South Carolina

Juvenile Justice unsafe, guards untrained before riots, SC watchdog says

Guards overseeing the state’s youthful inmates said they felt in danger before recent riots at a Columbia facility, the state’s watchdog told lawmakers Thursday.

Those guards also felt like there were no consequences for bad behavior by youthful offenders at the Department of Juvenile Justice facility.

S.C. Inspector General Patrick Maley also said guards were not adequately trained to deal with out-of-control inmates.

Lawmakers asked Maley to look into Juvenile Justice in March. Maley told House and Senate members tasked with oversight of the youth corrections agency Thursday that his review included interviews with 31 Juvenile Justice employees.

Maley said Juvenile Justice has set into motion a plan that should address the agency’s security problems. That plan was in motion before a February riot that agency officials said resulted in the destruction of property, sexual assaults on female inmates, fires set in living quarters and an inmate escape. That riot led to 14 arrests.

Separating violent inmates is part of the strategy, Maley said, adding Juvenile Justice officials realized their therapeutic approach to treating inmates was failing. The agency already was planning to put in place a disciplinary system where consequences for misbehavior are defined clearly, he said.

Staffing issues, however, need a closer look, he said.

Guards now are working 12-hour shifts, which Maley said “is not a good idea. It’s not like you’re sitting there watching the clock for 12 hours.”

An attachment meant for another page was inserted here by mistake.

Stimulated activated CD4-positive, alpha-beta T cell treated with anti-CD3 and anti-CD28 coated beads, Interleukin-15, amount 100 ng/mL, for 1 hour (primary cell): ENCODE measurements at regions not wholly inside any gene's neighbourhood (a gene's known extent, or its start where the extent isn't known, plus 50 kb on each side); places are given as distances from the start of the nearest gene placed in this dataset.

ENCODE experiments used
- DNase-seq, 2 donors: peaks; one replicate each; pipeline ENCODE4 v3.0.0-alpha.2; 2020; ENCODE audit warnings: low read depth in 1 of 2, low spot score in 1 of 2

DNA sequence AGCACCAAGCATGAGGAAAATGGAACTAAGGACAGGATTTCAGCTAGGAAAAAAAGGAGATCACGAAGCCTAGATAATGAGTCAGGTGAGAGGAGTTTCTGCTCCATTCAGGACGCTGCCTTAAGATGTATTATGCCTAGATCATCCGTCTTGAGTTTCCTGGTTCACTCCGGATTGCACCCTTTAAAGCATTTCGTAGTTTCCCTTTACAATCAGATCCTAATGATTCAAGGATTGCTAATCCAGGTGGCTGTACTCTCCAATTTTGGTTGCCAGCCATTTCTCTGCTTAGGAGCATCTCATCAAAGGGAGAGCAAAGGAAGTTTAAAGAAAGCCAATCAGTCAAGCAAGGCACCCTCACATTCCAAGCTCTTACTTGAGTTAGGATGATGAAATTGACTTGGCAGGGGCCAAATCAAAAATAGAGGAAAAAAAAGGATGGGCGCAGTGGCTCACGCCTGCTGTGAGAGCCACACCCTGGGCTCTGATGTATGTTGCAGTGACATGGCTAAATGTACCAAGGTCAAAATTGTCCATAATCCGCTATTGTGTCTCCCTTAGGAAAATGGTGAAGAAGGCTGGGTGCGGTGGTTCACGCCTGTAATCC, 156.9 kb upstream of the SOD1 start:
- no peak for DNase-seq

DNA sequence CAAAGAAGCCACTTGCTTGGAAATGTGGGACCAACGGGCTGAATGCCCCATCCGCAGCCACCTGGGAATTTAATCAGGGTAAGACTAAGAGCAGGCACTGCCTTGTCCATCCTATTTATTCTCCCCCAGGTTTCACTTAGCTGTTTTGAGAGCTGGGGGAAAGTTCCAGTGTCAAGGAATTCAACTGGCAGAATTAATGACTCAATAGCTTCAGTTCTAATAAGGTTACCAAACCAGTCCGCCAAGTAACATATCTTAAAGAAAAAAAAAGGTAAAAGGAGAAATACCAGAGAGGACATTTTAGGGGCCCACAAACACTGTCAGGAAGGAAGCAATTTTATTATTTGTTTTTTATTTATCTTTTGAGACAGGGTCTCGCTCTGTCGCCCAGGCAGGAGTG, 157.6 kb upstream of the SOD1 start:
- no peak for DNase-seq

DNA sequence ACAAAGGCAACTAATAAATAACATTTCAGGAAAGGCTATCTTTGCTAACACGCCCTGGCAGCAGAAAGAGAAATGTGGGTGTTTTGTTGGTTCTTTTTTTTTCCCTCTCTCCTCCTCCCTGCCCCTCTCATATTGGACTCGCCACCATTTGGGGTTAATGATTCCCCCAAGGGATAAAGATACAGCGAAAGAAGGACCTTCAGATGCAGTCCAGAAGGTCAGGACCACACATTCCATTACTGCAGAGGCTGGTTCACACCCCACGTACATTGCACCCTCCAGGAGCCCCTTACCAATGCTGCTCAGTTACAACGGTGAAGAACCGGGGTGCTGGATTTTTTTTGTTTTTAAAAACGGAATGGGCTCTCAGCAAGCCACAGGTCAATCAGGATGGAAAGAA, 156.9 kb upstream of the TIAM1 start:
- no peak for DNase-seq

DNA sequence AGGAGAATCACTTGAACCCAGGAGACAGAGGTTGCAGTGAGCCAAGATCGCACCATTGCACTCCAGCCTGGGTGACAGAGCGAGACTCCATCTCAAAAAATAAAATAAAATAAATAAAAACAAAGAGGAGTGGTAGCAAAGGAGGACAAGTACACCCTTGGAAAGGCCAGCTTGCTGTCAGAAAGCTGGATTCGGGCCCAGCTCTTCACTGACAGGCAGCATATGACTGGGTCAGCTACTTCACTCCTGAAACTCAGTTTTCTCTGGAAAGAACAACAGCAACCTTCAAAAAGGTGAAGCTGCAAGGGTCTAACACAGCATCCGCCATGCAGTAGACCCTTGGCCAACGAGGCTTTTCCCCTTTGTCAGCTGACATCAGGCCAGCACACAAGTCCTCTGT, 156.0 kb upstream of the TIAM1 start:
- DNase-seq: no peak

Guards must have energy, be engaged, and have skills in mentoring and in handling out-of-control inmates, he said, adding Juvenile Justice guards do not have the training they need to deal with violent or gang-related incidents.

“When it comes to their training, they’re not even provided methods for gaining control of these juveniles. They will have to go hands-on with these kids, and not having them trained creates a lot of issues.”

Juvenile Justice director Sylvia Murray told the panel a survey of staff showed guards preferred the 12-hour shifts because it allows them to work about 14 days a month.

“That’s a benefit for the employees, and they like it so much better.”

Changing to 12-hour shifts also was a cost-saving measure, she said.

But lawmakers raised questions about the 12-hour shifts.

“After eight hours, if I have a call – and it’s an emergency call – I want somebody who’s fresh going in there,” said state Rep. Eddie Tallon, R-Spartanburg.

“They may say they want to work 12 hours, but I promise you they’re not as sharp” at the end of that shift, he said.

Tallon and other lawmakers also raised questions about whether guards were being paid enough to attract quality workers.

“If you’re going to attract those people, you have to pay them appropriately. If you’re not doing that, you can’t expect to get the top line,” said state Sen. Floyd Nicholson, D-Greenwood.

Murray said the agency has asked for 23 new full-time positions. She also said the agency has made changes – separating inmates based on their behavior and the level of security, oversight and treatment they need.

“Keeping these kids separated is key” for ensuring safety on the campus, she said, adding the programs are going well.

The agency also is in the process of making several security upgrades in dorms, including replacing glass with shatter-proof plexiglass and replacing traditional furniture with furnishings that cannot be removed.